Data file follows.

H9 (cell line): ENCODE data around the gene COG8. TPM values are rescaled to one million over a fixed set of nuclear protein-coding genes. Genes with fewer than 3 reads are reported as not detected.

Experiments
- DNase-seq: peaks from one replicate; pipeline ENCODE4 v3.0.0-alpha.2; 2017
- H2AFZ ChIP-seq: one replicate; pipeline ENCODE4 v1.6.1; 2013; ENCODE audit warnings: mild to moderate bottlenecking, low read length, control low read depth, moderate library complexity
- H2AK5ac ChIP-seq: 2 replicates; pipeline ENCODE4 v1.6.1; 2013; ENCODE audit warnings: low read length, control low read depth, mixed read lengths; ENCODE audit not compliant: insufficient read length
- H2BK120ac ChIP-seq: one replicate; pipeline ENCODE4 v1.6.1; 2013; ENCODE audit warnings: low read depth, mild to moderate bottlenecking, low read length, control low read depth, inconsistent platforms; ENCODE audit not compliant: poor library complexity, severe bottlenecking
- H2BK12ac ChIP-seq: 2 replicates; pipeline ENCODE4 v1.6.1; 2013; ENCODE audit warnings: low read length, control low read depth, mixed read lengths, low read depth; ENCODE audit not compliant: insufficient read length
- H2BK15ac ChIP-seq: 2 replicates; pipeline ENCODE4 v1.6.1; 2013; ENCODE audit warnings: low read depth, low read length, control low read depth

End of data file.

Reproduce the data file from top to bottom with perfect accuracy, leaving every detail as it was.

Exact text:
H9 (cell line): ENCODE data around the gene COG8. TPM values are rescaled to one million over a fixed set of nuclear protein-coding genes. Genes with fewer than 3 reads are reported as not detected.

Experiments
- DNase-seq: peaks from one replicate; pipeline ENCODE4 v3.0.0-alpha.2; 2017
- H2AFZ ChIP-seq: one replicate; pipeline ENCODE4 v1.6.1; 2013; ENCODE audit warnings: mild to moderate bottlenecking, low read length, control low read depth, moderate library complexity
- H2AK5ac ChIP-seq: 2 replicates; pipeline ENCODE4 v1.6.1; 2013; ENCODE audit warnings: low read length, control low read depth, mixed read lengths; ENCODE audit not compliant: insufficient read length
- H2BK120ac ChIP-seq: one replicate; pipeline ENCODE4 v1.6.1; 2013; ENCODE audit warnings: low read depth, mild to moderate bottlenecking, low read length, control low read depth, inconsistent platforms; ENCODE audit not compliant: poor library complexity, severe bottlenecking
- H2BK12ac ChIP-seq: 2 replicates; pipeline ENCODE4 v1.6.1; 2013; ENCODE audit warnings: low read length, control low read depth, mixed read lengths, low read depth; ENCODE audit not compliant: insufficient read length
- H2BK15ac ChIP-seq: 2 replicates; pipeline ENCODE4 v1.6.1; 2013; ENCODE audit warnings: low read depth, low read length, control low read depth